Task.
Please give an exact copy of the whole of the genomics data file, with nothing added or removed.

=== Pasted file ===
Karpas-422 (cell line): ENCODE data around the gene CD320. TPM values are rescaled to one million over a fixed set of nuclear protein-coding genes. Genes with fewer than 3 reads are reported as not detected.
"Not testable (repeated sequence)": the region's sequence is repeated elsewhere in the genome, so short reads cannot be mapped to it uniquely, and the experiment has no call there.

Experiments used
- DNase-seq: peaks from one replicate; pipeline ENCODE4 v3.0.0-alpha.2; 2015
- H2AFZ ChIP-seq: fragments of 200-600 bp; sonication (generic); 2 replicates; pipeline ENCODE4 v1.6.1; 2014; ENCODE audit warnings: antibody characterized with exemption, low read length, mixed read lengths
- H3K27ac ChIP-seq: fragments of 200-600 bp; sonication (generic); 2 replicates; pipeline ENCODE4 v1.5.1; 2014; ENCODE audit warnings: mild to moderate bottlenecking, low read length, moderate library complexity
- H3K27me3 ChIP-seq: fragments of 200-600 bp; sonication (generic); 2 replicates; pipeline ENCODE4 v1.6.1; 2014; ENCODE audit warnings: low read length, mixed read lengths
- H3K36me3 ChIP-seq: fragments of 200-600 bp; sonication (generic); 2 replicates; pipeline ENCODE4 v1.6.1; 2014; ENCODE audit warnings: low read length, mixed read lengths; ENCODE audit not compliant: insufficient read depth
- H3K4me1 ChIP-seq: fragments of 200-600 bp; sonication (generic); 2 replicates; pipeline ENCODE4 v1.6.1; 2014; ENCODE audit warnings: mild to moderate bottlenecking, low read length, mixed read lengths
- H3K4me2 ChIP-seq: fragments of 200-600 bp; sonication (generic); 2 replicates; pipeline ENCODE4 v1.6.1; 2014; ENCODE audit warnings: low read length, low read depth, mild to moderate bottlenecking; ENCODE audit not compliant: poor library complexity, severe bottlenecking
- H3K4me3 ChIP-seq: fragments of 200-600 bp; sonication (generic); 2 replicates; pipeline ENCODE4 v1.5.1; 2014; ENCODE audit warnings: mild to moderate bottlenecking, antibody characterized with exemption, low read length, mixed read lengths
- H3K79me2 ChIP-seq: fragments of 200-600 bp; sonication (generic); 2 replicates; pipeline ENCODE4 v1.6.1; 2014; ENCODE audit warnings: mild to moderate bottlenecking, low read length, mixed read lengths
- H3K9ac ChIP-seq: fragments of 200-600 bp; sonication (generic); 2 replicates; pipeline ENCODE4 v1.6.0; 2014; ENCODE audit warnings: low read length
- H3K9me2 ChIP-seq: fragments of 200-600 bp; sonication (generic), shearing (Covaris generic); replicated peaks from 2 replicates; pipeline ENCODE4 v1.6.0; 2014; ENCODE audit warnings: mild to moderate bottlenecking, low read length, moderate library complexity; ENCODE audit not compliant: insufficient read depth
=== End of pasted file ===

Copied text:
Karpas-422 (cell line): ENCODE data around the gene CD320. TPM values are rescaled to one million over a fixed set of nuclear protein-coding genes. Genes with fewer than 3 reads are reported as not detected.
"Not testable (repeated sequence)": the region's sequence is repeated elsewhere in the genome, so short reads cannot be mapped to it uniquely, and the experiment has no call there.

Experiments used
- DNase-seq: peaks from one replicate; pipeline ENCODE4 v3.0.0-alpha.2; 2015
- H2AFZ ChIP-seq: fragments of 200-600 bp; sonication (generic); 2 replicates; pipeline ENCODE4 v1.6.1; 2014; ENCODE audit warnings: antibody characterized with exemption, low read length, mixed read lengths
- H3K27ac ChIP-seq: fragments of 200-600 bp; sonication (generic); 2 replicates; pipeline ENCODE4 v1.5.1; 2014; ENCODE audit warnings: mild to moderate bottlenecking, low read length, moderate library complexity
- H3K27me3 ChIP-seq: fragments of 200-600 bp; sonication (generic); 2 replicates; pipeline ENCODE4 v1.6.1; 2014; ENCODE audit warnings: low read length, mixed read lengths
- H3K36me3 ChIP-seq: fragments of 200-600 bp; sonication (generic); 2 replicates; pipeline ENCODE4 v1.6.1; 2014; ENCODE audit warnings: low read length, mixed read lengths; ENCODE audit not compliant: insufficient read depth
- H3K4me1 ChIP-seq: fragments of 200-600 bp; sonication (generic); 2 replicates; pipeline ENCODE4 v1.6.1; 2014; ENCODE audit warnings: mild to moderate bottlenecking, low read length, mixed read lengths
- H3K4me2 ChIP-seq: fragments of 200-600 bp; sonication (generic); 2 replicates; pipeline ENCODE4 v1.6.1; 2014; ENCODE audit warnings: low read length, low read depth, mild to moderate bottlenecking; ENCODE audit not compliant: poor library complexity, severe bottlenecking
- H3K4me3 ChIP-seq: fragments of 200-600 bp; sonication (generic); 2 replicates; pipeline ENCODE4 v1.5.1; 2014; ENCODE audit warnings: mild to moderate bottlenecking, antibody characterized with exemption, low read length, mixed read lengths
- H3K79me2 ChIP-seq: fragments of 200-600 bp; sonication (generic); 2 replicates; pipeline ENCODE4 v1.6.1; 2014; ENCODE audit warnings: mild to moderate bottlenecking, low read length, mixed read lengths
- H3K9ac ChIP-seq: fragments of 200-600 bp; sonication (generic); 2 replicates; pipeline ENCODE4 v1.6.0; 2014; ENCODE audit warnings: low read length
- H3K9me2 ChIP-seq: fragments of 200-600 bp; sonication (generic), shearing (Covaris generic); replicated peaks from 2 replicates; pipeline ENCODE4 v1.6.0; 2014; ENCODE audit warnings: mild to moderate bottlenecking, low read length, moderate library complexity; ENCODE audit not compliant: insufficient read depth